That’s all it took. All it took for the Coalition’s true programme to be made manifest. It talks the talk about decentralisation and localism but does it walk the walk?
We await with interest the so-called Decentralisation & Localism Bill. We shall withhold judgment until we can read it, but recent pronouncements on housing and education suggest that Downing Street’s dictionary differs from our own.
Take the much-vaunted return of planning powers to local councils. Scared of being told off for not concreting over our farmland fast enough, the Coalition wants to bribe councils to allow house-building by paying them a ‘New Homes Bonus’, contrary to the principle that planning permission is not for sale. Across England, the bribes will cost the Treasury almost £1 billion. Now, let’s be clear about this. Decentralisation, in the planning sphere, means they take our money off us, in the form of taxes, and won’t let us have it back unless we dance to their tune. Even the usually dense Western Boring Views, in its editorial of 13 November, could see through this one, doubting there would be many takers and opining that controls on second homes need to be looked at too. What, put people before property? Is that the rumble of the tumbril we hear in Derriford?
Housing is as nothing compared to what is happening in education, where Michael Gove is looking to dictate every last detail of what happens in schools. Can anyone tell us what his department is actually for? Schools are run by professional people. Answerable to governors, who include parents. And supported by the children’s services departments of elected local councils. Gove’s department spends £60 billion a year, apparently on doing other people’s jobs for them. It doesn’t even appear to know, or care, who else does what. A now infamous letter inviting schools to apply for ‘academy’ status went out to head teachers, even though it is the governing body and not the head teacher which is responsible for the status of the school.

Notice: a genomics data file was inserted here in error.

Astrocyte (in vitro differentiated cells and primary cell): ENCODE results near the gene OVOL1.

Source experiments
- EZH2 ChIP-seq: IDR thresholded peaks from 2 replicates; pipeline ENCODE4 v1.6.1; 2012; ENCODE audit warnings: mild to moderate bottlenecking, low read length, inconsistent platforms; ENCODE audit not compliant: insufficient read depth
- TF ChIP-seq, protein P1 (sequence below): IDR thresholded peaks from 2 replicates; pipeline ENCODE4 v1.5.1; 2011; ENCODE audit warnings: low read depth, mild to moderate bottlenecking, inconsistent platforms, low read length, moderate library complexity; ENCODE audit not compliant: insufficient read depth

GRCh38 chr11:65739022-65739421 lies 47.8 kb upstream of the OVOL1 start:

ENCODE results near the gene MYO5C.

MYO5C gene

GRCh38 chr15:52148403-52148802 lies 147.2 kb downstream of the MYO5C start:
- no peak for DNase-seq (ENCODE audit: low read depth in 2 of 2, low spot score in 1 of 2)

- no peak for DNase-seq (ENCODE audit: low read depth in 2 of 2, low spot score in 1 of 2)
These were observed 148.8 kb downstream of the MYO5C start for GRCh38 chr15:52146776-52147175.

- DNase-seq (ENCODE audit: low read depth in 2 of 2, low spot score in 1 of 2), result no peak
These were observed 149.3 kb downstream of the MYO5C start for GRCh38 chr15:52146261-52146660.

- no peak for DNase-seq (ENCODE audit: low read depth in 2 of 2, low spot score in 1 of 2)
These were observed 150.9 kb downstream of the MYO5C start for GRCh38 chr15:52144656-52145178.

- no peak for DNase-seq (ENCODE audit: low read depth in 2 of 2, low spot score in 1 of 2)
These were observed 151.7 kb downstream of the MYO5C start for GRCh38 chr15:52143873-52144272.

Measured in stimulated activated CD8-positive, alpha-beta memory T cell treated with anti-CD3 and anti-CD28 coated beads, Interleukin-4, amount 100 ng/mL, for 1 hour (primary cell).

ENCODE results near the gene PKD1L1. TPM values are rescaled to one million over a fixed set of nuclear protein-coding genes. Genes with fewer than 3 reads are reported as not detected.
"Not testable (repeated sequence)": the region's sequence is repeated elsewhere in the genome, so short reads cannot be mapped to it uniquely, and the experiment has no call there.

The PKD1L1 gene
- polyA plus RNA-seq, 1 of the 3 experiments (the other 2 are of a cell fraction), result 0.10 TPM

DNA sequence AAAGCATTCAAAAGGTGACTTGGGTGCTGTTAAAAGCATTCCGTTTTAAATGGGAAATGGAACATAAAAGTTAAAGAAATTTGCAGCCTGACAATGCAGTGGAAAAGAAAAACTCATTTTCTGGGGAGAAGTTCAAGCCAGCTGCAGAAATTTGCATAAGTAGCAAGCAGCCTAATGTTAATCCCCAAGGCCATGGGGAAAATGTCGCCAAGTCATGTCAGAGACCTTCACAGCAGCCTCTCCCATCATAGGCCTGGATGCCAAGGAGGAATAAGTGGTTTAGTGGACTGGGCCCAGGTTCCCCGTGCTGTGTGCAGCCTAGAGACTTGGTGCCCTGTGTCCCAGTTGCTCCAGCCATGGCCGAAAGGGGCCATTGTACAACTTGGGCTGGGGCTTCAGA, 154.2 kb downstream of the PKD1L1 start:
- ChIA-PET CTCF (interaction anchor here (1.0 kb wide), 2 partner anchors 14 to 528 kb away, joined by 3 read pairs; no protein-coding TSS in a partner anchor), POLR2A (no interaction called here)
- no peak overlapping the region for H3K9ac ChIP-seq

So mistrusting are Gove and his chums that at one point they seriously intended to take over the entire schools budget and allocate it centrally from Whitehall, direct to schools, cutting out communities completely. The latest report is that Gove & Co have caved in, but we expect this one to make a comeback. Their current plan is to seek to make directly-funded ‘academies’ the norm and so achieve their aim by stealth. Setting up the quango to run such a system – the Education Funding Agency – remains a White Paper commitment. Local authorities as a group have bargaining power with Whitehall that 24,000 individual head teachers can only dream of. And Wessex, if it had the autonomy now enjoyed by Scotland and Wales, could simply tell Whitehall to shut up and go home.
Freedom from council control – alias the council safety net – may turn out to be a case of from frying pan into fire. Like the rest of the ‘Big Society’, what this is really about is dismantling cost-effective but publicly-provided support services in favour of privately-provided ones that cost more but tick the box of moving resources out into the global financial markets. (Rules are being bent to prevent in-house bids.) The books are then balanced by reducing the range and quality of services. One of the benefits of local control over funding is that councillors have been able to speak up for the social and environmental benefits of village schools, protecting them from the professional bean counters. Under centralism, all that will change, as no provision for local top-ups seems likely to be made. We can look forward to savage cuts, with village schools across Wessex going the way of village shops, pubs and post offices.
Maybe not all just yet. Tory voters in marginal seats will be safe for a while. But in due course, with Labour back in the driving seat, won’t its reptilian desire to punish rural England rise to the surface as always? And what is to stop a future Labour government re-organising schools right across England by cutting off funds to those that won’t bend the knee? Centralists gather in power, then they lie and cheat to hold on to it. The more power they gather in, the more desperate they become to prevent the other side sharing in the spoils. Even when, as now, you really can’t tell the difference between them.
If you voted for the Tories, you shouldn’t complain when they set out down this road. If you voted for their glove puppets, what ever were you thinking? And if you still reckon that Labour are going to become reformed characters and start putting communities in charge, well, we’ve certainly heard that one before.